Hunter and others pointed out that the Bobo world is more fragile than it appears, however. It is completely dependent upon economic prosperity and the lack of serious testing. Emerson was cited: Adversity introduces a man to himself. Bobos are more than a little like Nietzsche’s pitiful last man who goes on living the manners of morality after the moral bottom has fallen out. It can’t last, and it won’t. Others noted that Brooks’ more recent writing about college students (see The Organization Kids, Atlantic Monthly , April 2001) suggests that Bobodom may be a one-generation phenomenon. These students are uncritically committed to the disciplines of achievement. Put differently, they have quite abandoned the bohemian half of what it means to be a Bobo. Unlike their parents, they feel no obligation to maintain even the pretense of the rebelliousness of the sixties.
Brooks says he is often asked whether Boboism is not largely a Jewish phenomenon, and he thinks there is something to that. When Harvard dropped its ethnic quota system in favor of meritocracy, Jews were first in line. Jews, he observes, have been on the cutting edge of meritocracy. This is not a subject discussed in his book, however, and others insisted that the Jewish factor should not be exaggerated. Although it is not generally appreciated, Catholics, especially Irish Catholics, are not that far behind Jews in having taken advantage of meritocracy. As for the old WASP establishment, some said it committed suicide, others that it had altruistically decided to share power, and yet others that it was happy to be assimilated to Bobodom. In any event, there was general agreement that Bobos in Paradise accurately describes what looks very much like a new ruling class.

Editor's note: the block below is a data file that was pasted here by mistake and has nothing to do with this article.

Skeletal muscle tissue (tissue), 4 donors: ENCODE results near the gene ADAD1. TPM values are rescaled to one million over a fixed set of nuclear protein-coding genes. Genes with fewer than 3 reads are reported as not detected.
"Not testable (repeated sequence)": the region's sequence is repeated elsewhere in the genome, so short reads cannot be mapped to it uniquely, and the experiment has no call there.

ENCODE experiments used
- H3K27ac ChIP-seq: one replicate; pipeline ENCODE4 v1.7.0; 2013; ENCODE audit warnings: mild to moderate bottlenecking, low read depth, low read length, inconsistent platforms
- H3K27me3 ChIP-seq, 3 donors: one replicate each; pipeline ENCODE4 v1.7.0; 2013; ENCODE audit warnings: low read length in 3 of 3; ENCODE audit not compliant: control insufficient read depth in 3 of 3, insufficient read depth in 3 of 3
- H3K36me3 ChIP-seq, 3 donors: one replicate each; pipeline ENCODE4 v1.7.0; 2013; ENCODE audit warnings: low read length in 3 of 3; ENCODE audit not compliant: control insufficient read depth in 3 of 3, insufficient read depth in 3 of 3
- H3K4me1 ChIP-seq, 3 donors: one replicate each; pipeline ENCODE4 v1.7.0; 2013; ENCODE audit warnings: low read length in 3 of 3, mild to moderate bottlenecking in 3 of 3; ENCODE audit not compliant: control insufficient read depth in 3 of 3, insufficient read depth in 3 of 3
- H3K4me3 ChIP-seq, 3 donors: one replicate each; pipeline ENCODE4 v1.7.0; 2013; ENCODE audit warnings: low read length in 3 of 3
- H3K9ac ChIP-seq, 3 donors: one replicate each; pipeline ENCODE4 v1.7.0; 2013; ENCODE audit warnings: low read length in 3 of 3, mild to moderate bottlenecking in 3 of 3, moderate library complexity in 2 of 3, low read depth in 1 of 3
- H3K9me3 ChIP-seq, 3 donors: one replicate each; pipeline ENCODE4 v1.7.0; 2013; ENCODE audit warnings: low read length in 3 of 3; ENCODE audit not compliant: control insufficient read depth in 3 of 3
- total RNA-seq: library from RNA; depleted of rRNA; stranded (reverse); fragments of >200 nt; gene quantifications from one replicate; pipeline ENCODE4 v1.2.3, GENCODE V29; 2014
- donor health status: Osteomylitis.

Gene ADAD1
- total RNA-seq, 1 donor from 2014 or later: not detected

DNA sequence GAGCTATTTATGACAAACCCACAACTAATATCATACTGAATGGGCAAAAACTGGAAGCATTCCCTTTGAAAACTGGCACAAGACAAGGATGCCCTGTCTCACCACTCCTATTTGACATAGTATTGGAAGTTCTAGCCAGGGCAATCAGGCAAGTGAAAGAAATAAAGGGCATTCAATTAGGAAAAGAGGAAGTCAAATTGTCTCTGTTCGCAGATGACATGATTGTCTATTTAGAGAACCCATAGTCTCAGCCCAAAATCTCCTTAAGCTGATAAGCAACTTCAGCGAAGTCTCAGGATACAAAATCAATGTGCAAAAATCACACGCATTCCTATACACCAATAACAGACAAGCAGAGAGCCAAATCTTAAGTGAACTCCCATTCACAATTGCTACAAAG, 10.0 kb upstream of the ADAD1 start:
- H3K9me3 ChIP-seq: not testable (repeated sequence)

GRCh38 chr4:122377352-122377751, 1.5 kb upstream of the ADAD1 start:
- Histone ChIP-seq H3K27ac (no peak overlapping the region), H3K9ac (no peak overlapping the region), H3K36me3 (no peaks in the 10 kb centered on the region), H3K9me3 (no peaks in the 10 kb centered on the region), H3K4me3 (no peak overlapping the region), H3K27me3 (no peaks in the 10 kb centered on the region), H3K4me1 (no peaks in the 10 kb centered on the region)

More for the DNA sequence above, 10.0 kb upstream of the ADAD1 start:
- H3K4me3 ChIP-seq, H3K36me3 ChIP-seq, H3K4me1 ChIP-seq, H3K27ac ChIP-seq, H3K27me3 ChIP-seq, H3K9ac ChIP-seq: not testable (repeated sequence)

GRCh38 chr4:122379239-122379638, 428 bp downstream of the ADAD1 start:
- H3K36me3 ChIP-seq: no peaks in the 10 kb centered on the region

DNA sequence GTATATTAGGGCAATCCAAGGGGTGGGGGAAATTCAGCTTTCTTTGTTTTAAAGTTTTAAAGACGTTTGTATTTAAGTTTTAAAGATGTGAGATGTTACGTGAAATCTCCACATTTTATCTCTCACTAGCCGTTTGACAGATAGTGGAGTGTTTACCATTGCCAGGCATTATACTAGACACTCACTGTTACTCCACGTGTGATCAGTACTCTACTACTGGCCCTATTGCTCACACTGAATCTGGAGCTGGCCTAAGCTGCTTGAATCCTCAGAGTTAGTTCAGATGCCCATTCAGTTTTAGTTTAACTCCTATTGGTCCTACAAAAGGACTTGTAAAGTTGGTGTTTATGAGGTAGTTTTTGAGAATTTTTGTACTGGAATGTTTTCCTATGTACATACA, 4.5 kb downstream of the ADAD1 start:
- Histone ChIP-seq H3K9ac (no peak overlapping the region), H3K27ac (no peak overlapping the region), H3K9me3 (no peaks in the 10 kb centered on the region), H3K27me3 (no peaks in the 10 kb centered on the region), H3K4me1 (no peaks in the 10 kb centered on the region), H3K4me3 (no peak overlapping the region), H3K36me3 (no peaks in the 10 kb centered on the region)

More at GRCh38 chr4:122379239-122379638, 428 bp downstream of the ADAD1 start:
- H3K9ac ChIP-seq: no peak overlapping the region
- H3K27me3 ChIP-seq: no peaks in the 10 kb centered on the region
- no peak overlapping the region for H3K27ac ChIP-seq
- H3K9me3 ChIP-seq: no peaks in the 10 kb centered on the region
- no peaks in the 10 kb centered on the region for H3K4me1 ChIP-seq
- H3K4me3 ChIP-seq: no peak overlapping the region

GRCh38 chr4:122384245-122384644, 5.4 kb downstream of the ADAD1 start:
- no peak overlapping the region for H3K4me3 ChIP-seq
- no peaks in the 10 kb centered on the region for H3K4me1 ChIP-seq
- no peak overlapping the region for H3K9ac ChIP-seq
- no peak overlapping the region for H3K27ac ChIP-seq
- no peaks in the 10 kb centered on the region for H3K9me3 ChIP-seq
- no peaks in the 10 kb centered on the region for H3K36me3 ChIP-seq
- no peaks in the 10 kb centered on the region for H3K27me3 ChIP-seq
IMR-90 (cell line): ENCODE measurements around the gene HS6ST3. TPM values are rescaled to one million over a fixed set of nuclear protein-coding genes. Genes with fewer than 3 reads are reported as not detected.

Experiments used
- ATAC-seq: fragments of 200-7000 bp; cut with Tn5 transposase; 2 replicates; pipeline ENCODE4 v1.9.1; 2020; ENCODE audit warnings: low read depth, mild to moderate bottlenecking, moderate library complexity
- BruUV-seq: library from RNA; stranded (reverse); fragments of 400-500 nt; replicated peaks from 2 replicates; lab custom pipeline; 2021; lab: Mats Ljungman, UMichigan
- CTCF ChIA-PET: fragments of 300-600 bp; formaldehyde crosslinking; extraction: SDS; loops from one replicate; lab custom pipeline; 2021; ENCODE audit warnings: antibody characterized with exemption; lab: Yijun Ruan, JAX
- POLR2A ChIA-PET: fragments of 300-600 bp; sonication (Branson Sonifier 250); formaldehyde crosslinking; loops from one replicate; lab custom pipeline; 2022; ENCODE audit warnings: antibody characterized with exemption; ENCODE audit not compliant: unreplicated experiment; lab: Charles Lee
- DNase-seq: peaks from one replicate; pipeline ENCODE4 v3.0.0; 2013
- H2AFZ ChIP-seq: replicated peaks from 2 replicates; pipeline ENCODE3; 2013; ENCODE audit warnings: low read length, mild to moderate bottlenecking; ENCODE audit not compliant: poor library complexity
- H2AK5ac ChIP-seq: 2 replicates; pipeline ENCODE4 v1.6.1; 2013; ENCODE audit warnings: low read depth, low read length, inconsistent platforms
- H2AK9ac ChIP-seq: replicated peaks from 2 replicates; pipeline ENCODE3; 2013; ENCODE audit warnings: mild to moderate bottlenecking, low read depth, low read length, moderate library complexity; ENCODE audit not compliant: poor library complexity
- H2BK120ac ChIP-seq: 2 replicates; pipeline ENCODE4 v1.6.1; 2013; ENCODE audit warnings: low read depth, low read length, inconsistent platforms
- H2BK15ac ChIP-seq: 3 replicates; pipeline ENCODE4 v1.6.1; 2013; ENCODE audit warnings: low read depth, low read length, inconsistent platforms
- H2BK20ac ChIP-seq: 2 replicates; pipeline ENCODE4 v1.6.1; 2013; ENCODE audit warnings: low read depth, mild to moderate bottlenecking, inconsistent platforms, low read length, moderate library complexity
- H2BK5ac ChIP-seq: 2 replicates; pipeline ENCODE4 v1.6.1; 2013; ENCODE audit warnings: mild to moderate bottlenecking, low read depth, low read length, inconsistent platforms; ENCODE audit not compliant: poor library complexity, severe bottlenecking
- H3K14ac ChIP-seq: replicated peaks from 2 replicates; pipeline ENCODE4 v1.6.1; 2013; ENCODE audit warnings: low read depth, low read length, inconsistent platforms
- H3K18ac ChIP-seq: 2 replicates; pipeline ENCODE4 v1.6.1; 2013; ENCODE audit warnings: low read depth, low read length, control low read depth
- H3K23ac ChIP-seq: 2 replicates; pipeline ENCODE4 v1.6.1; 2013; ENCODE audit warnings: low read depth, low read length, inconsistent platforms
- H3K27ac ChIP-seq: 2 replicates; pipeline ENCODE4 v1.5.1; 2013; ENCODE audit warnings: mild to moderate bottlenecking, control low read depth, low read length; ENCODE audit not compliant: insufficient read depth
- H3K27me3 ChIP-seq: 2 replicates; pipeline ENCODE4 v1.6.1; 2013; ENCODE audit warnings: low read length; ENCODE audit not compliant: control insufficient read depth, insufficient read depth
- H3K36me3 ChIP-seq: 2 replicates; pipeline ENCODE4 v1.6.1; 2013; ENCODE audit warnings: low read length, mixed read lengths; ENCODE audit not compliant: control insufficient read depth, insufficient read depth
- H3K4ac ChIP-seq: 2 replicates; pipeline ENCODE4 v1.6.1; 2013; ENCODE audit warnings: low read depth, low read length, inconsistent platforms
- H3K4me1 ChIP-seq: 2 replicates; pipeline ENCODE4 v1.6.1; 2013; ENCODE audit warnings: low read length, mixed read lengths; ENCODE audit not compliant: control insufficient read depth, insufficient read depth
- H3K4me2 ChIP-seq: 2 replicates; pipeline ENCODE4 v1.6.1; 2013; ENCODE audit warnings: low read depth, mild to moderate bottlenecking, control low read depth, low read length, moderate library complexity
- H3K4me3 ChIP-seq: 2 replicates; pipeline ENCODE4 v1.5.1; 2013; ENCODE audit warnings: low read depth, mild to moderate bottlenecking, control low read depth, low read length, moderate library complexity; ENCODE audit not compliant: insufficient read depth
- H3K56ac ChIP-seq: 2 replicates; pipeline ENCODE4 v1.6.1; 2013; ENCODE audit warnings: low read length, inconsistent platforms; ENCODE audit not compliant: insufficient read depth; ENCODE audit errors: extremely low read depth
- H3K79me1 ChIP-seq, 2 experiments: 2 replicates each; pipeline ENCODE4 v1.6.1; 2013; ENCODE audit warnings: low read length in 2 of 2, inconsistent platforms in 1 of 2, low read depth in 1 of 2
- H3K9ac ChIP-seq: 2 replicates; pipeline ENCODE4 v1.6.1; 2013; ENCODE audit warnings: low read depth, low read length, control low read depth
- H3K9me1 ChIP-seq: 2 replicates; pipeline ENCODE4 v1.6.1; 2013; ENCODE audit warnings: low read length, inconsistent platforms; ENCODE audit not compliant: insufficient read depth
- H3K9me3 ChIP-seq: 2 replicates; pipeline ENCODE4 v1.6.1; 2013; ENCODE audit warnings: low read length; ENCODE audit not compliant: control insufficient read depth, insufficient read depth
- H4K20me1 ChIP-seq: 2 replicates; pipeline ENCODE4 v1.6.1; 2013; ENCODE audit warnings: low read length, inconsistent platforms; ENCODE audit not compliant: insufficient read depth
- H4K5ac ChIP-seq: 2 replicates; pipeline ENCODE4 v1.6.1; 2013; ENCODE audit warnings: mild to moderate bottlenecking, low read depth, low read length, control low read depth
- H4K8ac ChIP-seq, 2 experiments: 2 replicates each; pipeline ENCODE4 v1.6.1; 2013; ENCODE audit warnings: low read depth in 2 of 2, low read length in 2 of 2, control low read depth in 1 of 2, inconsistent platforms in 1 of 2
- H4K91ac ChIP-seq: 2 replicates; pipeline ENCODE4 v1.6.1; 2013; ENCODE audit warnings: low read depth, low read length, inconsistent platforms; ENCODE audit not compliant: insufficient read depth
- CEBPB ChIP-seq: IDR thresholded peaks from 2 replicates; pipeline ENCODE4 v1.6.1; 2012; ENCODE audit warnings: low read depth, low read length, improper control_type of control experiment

It was altogether a rewarding discussion. I have always found great merit, however, in the opinion that American society is so vast and so various that almost any generalization made about it is amply supported by the evidence. And here things move so quickly that, just as you get a concept that seems to capture the cultural moment, it is made obsolete by change, usually unexpected change. And so it may turn out to be with the Bobo thesis. I was therefore most particularly interested when participants turned to the question of what we know for sure is different now from, say, fifty years ago. The resulting list is not exhaustive, and things are not necessarily listed in order of importance, but here are some changes that it seems we know for sure. Of course, some items are pretty obvious, but I think it is a useful list. You can add or delete at will.
1) The pervasiveness of fertility control (e.g., contraception and abortion), resulting in people having fewer children.
2) Meritocracy in the university and other avenues to achievement and reward
3) The obsession with safety, especially the safety of children. Childhood freedom is replaced by regimentation.
4) Child-rearing based on the moral imperative of achievement. Thus parents jockeying to get their three-year-old into the best schools, from day care through graduate school.